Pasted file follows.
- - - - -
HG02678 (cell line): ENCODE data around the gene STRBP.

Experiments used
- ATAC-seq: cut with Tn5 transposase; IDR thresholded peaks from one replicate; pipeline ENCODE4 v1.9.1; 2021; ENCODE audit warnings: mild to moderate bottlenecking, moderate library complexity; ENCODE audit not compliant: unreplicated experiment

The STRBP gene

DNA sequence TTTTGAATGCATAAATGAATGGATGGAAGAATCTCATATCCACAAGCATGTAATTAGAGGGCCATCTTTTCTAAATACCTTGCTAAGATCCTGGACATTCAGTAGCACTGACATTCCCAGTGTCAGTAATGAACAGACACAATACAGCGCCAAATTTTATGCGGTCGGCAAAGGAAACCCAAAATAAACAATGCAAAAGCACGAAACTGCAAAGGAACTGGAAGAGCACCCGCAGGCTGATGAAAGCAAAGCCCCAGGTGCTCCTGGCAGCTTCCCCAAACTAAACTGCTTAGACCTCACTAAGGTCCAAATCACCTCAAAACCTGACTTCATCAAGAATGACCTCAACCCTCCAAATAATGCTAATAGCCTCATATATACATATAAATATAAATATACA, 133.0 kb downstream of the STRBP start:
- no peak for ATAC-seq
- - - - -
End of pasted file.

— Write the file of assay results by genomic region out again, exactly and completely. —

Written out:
HG02678 (cell line): ENCODE data around the gene STRBP.

Experiments used
- ATAC-seq: cut with Tn5 transposase; IDR thresholded peaks from one replicate; pipeline ENCODE4 v1.9.1; 2021; ENCODE audit warnings: mild to moderate bottlenecking, moderate library complexity; ENCODE audit not compliant: unreplicated experiment

The STRBP gene

DNA sequence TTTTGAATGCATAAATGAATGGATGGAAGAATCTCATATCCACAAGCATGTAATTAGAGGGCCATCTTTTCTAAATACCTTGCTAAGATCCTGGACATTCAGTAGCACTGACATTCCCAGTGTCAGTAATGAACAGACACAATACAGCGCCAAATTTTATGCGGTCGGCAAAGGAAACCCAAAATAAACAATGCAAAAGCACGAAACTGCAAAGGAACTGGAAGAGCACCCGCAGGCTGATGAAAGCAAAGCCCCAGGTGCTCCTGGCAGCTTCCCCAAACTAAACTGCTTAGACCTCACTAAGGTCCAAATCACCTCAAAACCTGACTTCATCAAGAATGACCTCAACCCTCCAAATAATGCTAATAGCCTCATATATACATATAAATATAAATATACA, 133.0 kb downstream of the STRBP start:
- no peak for ATAC-seq